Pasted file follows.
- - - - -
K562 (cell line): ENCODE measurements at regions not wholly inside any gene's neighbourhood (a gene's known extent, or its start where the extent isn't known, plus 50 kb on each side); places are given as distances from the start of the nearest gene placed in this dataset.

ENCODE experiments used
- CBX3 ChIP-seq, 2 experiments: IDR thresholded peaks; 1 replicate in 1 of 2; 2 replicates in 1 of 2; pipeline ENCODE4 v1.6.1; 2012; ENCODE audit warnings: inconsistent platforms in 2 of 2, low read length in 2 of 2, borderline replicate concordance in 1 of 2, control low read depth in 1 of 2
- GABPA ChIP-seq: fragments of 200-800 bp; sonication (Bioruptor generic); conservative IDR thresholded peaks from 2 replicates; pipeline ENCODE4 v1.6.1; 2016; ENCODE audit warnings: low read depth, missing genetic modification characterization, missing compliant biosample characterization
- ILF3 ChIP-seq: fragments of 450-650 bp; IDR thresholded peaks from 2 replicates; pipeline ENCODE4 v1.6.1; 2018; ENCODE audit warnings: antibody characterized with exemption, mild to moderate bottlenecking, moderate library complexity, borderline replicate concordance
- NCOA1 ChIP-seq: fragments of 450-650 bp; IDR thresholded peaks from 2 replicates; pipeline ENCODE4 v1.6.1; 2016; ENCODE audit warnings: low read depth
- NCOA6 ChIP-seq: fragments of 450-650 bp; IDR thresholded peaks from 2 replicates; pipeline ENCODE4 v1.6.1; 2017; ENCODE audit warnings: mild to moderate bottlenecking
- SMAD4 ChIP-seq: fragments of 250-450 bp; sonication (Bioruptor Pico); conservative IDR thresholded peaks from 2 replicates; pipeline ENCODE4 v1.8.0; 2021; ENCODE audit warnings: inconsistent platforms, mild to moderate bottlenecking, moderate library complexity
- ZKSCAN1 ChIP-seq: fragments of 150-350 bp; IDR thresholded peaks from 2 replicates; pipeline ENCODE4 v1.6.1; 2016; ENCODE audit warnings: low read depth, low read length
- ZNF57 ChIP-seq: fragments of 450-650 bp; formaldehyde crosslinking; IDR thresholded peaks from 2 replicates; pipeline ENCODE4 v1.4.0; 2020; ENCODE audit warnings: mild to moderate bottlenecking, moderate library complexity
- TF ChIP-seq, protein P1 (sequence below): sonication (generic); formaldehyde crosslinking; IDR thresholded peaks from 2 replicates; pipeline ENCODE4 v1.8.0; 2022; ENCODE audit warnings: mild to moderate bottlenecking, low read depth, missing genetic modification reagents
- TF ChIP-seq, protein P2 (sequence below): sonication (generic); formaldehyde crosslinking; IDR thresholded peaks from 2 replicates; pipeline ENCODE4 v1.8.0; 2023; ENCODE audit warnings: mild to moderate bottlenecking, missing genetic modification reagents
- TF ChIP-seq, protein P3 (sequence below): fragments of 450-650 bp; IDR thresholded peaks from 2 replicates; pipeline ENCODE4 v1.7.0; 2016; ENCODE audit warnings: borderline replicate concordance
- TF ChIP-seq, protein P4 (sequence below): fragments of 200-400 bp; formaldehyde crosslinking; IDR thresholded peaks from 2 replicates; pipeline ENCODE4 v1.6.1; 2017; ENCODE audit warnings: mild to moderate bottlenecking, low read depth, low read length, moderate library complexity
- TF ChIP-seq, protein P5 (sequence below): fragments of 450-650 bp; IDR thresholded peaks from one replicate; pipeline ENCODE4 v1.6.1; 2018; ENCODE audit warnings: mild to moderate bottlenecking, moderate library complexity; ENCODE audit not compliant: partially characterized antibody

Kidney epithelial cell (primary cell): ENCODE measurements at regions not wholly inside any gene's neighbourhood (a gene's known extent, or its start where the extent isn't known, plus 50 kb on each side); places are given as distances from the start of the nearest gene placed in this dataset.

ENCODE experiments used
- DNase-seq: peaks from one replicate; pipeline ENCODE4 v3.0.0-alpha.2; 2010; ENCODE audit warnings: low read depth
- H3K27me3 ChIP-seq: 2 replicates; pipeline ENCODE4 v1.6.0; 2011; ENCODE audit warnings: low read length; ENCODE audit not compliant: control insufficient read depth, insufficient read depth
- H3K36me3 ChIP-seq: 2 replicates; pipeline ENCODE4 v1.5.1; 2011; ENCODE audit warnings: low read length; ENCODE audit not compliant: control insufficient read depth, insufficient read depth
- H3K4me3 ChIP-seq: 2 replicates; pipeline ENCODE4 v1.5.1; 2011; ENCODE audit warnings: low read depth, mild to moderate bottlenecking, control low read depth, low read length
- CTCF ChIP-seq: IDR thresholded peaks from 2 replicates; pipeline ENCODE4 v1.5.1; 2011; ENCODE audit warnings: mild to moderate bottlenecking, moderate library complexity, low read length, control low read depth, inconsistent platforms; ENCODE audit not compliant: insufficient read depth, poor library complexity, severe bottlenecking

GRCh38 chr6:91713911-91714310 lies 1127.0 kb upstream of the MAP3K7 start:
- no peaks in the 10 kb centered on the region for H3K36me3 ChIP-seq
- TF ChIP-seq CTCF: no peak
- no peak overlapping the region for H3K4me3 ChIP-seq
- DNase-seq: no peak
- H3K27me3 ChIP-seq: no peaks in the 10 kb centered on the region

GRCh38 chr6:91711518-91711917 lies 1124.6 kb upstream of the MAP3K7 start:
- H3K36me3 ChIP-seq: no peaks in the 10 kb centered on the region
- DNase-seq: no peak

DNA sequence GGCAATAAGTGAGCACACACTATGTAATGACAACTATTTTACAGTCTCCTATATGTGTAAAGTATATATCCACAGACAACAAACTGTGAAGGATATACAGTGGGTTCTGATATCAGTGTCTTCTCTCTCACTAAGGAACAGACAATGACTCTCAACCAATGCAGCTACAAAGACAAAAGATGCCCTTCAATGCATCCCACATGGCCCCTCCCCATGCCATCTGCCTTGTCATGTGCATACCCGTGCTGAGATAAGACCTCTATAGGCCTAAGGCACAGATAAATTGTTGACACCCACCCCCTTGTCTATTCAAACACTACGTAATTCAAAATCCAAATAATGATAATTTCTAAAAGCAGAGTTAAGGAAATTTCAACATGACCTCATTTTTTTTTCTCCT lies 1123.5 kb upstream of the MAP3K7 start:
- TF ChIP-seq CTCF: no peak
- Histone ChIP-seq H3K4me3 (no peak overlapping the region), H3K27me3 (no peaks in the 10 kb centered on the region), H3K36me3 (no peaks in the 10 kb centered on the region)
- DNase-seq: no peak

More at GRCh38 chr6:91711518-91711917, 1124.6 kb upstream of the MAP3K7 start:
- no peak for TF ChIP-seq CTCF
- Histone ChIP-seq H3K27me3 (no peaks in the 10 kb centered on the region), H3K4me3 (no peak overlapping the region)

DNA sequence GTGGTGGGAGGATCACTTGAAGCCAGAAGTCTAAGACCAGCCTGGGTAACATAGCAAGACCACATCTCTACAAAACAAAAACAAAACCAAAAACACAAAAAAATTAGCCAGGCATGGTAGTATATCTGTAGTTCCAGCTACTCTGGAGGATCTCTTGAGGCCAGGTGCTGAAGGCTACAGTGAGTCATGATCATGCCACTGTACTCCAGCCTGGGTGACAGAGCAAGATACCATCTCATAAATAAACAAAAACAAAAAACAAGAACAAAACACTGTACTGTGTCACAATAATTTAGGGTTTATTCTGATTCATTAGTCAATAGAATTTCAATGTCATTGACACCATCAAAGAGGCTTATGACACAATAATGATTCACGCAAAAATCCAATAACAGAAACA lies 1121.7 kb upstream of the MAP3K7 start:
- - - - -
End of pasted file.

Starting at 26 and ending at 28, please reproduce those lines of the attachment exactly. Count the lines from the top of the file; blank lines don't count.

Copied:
- no peak overlapping the region for H3K4me3 ChIP-seq
- DNase-seq: no peak
- H3K27me3 ChIP-seq: no peaks in the 10 kb centered on the region